Because I've been gone so long, a lot of people I knew are either gone, moved to other places, like Cali, or other places on the island, not connected to the internet, I don't know where they are. And the first place I lived, like these military projects, is completely paved over. There's townhomes there, now. My dad was in the navy. So a lot of places that were familiar to me, that I expected to see when I came back, are completely gone. A lot of countryside that's developed into resorts, that kind of thing.

Obviously on "HI-808" you're trying to express that, but are there other places on the EP where you're trying to get that concept across?

The concept's kind of all over the place. Both by design and creative accident. Some of the songs don't directly address anything Hawaii-related, like "New People." Besides "HI-808" and the Hawaiian/reggae-influenced song, they're more...

Which one is that, "Cruz"?

Yeah, "Cruz." But aside from that, I think it's just a vibe. A vibe from the island we carried with us.

And what's the vibe: Warmer?

I think it's a seasonal album. Our debut album was a springtime album, we recorded it throughout the spring - and the last track we recorded was the into, which we recorded on the last day of spring, which is why we called it "Solstice" - so that's a springtime album. The "Long March" EP was recorded in late summer/early fall and was definitely an autumn type release. And "Bayani" was without a doubt a winter album. Mostly recorded and made in the wintertime, and carries that vibe, too. So this is our summertime album, completing the seasonal cycle of all our albums.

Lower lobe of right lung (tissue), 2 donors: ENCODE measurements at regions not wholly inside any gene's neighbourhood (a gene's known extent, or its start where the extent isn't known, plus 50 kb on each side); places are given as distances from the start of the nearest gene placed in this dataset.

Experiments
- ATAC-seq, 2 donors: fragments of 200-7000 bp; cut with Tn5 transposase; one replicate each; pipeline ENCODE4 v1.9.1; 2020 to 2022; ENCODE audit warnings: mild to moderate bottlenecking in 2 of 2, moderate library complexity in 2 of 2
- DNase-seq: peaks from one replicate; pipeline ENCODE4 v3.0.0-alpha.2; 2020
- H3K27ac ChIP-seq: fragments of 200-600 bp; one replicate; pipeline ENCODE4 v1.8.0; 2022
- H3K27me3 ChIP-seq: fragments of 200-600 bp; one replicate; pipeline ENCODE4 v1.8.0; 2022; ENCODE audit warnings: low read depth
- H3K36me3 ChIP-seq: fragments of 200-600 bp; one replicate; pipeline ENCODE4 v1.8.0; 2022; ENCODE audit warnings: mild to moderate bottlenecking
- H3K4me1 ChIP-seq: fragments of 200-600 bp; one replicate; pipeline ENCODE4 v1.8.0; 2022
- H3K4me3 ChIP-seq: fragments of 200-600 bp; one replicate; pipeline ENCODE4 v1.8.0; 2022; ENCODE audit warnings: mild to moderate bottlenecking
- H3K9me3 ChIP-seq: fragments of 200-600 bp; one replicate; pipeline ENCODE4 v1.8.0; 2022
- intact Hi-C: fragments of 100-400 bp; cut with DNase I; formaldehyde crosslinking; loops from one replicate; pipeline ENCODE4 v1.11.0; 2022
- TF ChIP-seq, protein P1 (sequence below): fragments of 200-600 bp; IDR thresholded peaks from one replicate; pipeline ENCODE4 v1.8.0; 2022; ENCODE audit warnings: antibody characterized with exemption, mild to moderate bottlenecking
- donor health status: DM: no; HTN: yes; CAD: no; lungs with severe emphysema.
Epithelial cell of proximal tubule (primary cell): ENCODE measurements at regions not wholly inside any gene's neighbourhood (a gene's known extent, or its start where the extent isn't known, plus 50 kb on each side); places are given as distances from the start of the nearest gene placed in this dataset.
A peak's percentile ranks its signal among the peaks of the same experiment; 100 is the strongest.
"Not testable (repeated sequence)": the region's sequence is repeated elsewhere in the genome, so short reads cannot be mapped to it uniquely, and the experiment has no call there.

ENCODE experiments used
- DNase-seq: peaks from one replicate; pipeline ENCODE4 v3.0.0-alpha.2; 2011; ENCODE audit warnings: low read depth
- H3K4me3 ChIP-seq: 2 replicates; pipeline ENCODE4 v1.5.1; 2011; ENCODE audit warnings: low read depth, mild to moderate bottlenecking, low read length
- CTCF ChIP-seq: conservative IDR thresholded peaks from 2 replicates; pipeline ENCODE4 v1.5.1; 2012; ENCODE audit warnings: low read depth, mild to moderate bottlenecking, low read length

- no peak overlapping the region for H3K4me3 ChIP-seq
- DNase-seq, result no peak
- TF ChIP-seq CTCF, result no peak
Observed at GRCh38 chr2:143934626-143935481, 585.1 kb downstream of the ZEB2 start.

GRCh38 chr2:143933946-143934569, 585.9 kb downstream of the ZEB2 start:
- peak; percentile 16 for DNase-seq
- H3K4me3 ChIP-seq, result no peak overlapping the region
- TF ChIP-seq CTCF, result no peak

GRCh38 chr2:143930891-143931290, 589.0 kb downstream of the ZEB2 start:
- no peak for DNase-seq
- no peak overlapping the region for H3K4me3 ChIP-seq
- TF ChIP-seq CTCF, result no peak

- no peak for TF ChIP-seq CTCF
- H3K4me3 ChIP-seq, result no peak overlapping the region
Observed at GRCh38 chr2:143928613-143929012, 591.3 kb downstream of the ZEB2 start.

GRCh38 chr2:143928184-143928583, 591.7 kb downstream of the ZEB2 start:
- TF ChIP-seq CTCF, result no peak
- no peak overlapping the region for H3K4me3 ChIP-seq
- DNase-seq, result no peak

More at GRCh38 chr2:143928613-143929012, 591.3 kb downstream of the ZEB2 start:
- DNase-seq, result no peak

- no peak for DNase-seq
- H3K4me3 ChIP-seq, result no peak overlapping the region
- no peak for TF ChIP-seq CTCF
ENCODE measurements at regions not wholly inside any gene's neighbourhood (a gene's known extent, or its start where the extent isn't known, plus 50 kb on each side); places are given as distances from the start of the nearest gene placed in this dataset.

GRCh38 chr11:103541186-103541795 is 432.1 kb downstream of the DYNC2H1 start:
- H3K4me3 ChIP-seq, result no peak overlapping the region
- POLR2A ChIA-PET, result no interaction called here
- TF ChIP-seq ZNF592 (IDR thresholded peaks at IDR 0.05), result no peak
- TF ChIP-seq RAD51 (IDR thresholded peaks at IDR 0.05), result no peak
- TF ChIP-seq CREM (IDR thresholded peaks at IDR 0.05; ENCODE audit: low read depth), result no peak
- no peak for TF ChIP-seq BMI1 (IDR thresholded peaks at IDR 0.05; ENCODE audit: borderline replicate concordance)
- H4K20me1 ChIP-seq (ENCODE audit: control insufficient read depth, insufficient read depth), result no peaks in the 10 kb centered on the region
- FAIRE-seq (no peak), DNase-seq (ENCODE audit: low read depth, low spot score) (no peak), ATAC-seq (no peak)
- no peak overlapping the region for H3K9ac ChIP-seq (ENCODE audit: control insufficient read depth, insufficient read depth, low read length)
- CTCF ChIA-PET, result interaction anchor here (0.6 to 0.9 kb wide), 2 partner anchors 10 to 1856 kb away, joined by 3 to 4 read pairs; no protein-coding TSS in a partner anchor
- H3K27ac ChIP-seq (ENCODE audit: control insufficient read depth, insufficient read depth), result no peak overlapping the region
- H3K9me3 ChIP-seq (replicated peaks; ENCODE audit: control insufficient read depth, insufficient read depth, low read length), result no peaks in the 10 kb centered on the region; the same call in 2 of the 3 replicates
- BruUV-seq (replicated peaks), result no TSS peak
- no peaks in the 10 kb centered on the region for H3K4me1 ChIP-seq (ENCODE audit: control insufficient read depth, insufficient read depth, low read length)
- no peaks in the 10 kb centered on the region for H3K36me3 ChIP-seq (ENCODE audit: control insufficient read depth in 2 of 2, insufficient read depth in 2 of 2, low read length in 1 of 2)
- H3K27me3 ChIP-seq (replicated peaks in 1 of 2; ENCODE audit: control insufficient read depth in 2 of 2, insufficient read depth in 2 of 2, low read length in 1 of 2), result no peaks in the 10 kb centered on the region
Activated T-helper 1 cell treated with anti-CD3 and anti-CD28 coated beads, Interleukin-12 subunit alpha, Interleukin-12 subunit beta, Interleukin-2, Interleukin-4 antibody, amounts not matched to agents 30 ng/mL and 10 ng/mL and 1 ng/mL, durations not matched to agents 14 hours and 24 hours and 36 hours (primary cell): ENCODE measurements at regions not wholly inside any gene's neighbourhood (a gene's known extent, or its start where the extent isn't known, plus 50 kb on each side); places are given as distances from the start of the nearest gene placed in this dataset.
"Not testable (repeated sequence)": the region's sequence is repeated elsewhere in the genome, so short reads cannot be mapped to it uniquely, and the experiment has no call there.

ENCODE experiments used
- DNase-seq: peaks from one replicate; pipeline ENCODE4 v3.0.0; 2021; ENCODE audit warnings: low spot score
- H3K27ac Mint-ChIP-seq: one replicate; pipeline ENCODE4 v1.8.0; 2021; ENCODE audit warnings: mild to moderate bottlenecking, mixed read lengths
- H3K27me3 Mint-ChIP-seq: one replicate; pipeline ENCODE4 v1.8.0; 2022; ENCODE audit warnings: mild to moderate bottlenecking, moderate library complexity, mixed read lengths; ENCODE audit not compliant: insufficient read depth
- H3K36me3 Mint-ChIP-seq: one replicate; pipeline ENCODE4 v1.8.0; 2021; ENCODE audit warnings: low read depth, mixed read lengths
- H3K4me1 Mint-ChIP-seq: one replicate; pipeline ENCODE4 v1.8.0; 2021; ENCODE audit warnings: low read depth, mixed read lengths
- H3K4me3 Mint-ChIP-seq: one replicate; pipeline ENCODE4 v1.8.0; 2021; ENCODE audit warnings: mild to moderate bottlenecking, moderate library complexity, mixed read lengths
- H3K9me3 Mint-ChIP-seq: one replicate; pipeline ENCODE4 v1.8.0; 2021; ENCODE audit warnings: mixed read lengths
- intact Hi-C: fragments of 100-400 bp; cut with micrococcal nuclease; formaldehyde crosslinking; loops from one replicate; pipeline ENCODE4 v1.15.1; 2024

Did you have any writing goals on "OOF!"?

Yes and no. I keep it simple. I'm a simple dude, and a fan first and foremost, so I listen to a lot of new music, old music, and I don't fight it. I don't overtly try and bite. My main mission is to find that collaborative middle ground between me and Sabzi. He's always been all over the place on the beats, being a hiphop producer and also listening to all types of other shit that I've never been exposed to. And I feel he's technically evolved since the last album and become a top-notch, top-tier producer. I'm just trying to match that intensity and emotion.

I think you're on another level, too, and my theory was all the shows that you played from Bayani until now - because you've really toured hard these past two years - made you more comfortable as a rapper. You sound more yourself to me.

I will say this record felt less a laborious process to make out of everything we've ever done. Before this project was conceived, I was feeling pressure like I've never felt before.

Like you're supposed to be the best in the town?

Yeah. Like all our other music, I was like, "Let's make some music and put it out." And then it got to the point where we were like, "We really can't do that anymore." We set the bar high for ourselves, but there was external pressure that I first became aware of after "Bayani" dropped, and it led to some overthinking.

What do you think the nature of that pressure was, and where did it come from?

One was realizing people cared about us outside Seattle. 'Cause that was kind of the question for a minute there: We've built up a good base here, but we're kind of rookies at the whole touring thing, how's it gonna go? We worked our way into national distribution. Is that gonna do anything?